Orofacial clefts, also called cleft lip or cleft palate, are one of the most common birth abnormalities in the USA.
Actually, it is estimated that around 2,650 infants are born with a cleft palate each year in America, and about 4,440 are born with a cleft lip. A cleft happens during very early pregnancy while the baby's face is forming. When the parts of the face fall short to combine during pregnancy, a cleft is formed.
Cleft During History
Cleft lips have been documented in case history as early as 390 B.C. In fact, throughout this time, the very first successful cleft lip surgery took place in China. Wey Young-Chi was the initial patient to undertake surgery to mend his cleft lip when he was 18 years old. Afterward, he joined the imperial military where he found acknowledgment and success. He was also documented as believing that he never would have attained a lot in his lifetime if it had not been for the surgery that repaired his cleft.
Cleft Lip Characteristics
A cleft lip occurs when the tissue that creates the lips does not fuse prior to birth, and this leads to an opening in the top lip. The size of the hole can vary between a tiny slit to a large hole that extends from the lip to the nose. There are 3 types of cleft lip: unilateral (takes place on one side), bilateral (occurs on both sides), or complete (meaning that the slit starts at the lip and goes up right into the nose).
Cleft Palate Characteristics
Similar to a cleft lip, a cleft palate happens when the tissue that comprises the roof of the mouth does not link while the mother is pregnant, causing a gap. A child's palate could be interrupted in the soft palate--the area in the back of the mouth--or in the hard palate-- the location closest to the lips-- and sometimes, some infants have gaps in both areas.
The CDC has released its research on some aspects that might raise the possibility that a mom will give birth to a baby who has orofacial clefts. But it needs to be kept in mind that the root causes of this defect are mainly unidentified, and clefts can take place for causes that are not in the person's control.
Females who smoke through their pregnancy, develop diabetic issues before getting pregnant, or use drugs to deal with epilepsy within the very first 3 months of becoming pregnant are at a higher threat of giving birth to a baby with a split lip and/or palate compared to women that do not belong to any of these variables. Some other issues can include family history, excessive weight during pregnancy, and alcohol usage.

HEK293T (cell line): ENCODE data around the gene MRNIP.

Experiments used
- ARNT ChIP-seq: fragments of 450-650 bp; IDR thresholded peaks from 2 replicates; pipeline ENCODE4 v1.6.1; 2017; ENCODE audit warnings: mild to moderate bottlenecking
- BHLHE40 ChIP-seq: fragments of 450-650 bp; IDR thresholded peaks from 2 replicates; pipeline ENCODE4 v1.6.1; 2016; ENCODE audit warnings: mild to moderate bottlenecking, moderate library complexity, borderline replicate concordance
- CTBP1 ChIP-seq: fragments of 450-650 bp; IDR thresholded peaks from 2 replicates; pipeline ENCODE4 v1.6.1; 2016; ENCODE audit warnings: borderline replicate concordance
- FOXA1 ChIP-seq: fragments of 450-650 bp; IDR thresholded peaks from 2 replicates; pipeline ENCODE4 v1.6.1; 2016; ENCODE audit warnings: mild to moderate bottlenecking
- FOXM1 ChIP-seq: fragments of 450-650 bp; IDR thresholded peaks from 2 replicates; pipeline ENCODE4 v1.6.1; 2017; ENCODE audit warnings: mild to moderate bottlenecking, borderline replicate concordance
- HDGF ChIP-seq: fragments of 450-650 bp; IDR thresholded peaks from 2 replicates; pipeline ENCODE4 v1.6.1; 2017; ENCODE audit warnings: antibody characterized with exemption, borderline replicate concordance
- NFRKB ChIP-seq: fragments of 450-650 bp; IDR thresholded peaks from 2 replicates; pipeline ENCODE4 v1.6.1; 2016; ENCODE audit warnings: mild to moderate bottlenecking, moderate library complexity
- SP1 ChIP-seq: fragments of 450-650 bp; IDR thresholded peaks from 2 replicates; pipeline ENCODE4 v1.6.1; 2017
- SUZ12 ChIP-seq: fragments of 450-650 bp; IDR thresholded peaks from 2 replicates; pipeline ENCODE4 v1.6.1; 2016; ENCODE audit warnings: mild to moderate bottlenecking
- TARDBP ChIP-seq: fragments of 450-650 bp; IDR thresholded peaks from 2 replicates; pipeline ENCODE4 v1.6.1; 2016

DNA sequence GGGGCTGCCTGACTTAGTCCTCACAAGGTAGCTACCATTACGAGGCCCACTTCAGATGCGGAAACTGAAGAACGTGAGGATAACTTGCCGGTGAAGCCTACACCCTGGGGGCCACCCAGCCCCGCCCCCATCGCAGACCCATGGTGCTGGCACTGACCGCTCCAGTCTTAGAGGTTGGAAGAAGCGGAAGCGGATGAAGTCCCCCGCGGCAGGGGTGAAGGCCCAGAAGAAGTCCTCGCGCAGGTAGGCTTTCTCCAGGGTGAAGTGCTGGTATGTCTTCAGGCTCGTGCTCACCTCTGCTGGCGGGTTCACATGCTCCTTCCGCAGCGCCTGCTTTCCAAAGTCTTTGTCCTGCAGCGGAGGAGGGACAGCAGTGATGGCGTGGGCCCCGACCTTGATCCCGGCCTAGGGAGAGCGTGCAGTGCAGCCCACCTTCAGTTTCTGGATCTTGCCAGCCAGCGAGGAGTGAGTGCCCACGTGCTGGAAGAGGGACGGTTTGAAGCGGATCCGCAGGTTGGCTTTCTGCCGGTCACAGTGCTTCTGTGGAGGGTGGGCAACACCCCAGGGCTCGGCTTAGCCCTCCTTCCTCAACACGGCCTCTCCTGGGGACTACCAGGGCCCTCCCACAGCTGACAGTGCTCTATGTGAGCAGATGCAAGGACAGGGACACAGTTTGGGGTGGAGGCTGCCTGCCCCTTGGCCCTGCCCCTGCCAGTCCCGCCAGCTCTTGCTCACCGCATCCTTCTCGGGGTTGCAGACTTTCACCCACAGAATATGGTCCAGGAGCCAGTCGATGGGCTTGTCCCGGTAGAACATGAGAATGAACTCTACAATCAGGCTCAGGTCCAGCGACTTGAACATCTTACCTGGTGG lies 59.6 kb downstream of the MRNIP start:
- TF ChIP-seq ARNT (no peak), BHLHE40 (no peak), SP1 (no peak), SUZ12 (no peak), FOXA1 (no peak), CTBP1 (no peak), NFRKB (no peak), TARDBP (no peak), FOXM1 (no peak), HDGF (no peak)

Whereas orofacial clefts have the ability to be corrected, the existence of these splits and gaps triggers specific issues for the baby. For instance, among one of the most worrying obstacles when taking care of an infant with a cleft palate is difficult feedings. Due to the fact that the cleft occurs in the palate for some infants, it can trigger issues in the infant's capability to nurse and also swallow. A cleft palate can also put the baby at risk for developing hearing loss as well as fluid in the ear, in addition to interrupting the development of a normal speech pattern and also causing the child to have a nasally tone. Other problems consist of disrupted dental development and social, psychological, and behavioral problems.
Medical Diagnosis and Therapy
Orofacial slits can be spotted and diagnosed while the mother is pregnant by use of a routine ultrasound. Cleft palates, on the other hand, are generally detected soon after birth. Surgical procedures to repair slits is advised to take place within the initial 18 months of life.
In regards to cleft lip surgeries, the doctor will make cuts on each side of the cleft. With the flaps of skin, muscle mass, and intraoral cells, the physician stitches them together in order to shut the slit. With the separation closed, the lip and nose composition can be brought to a more regular structure and feature.
A slit palate needs the medical professional to reconstruct the roof of the mouth. Similar to a slit lip surgery, the doctor will make cuts on either side of the slit. The tissues of the hard, as well as the soft palate, are then rearranged and the cut is stitched back together.
It is normal for children born with a cleft to need more medical care following the preliminary surgery to close the cleft. These extra therapies will assist the baby in building a more powerful speech pattern as well as language growth, along with improving their hearing and breathing. They could need speech treatment or special oral treatment, as well. Despite the surgeries and extra help, a lot of children with orofacial clefts tend to lead typical and balanced lives.
Dr. Sachs has written more articles about the different kinds of dental practices and useful topics for her patients. To read them, you can find Dr. Sachs blog here.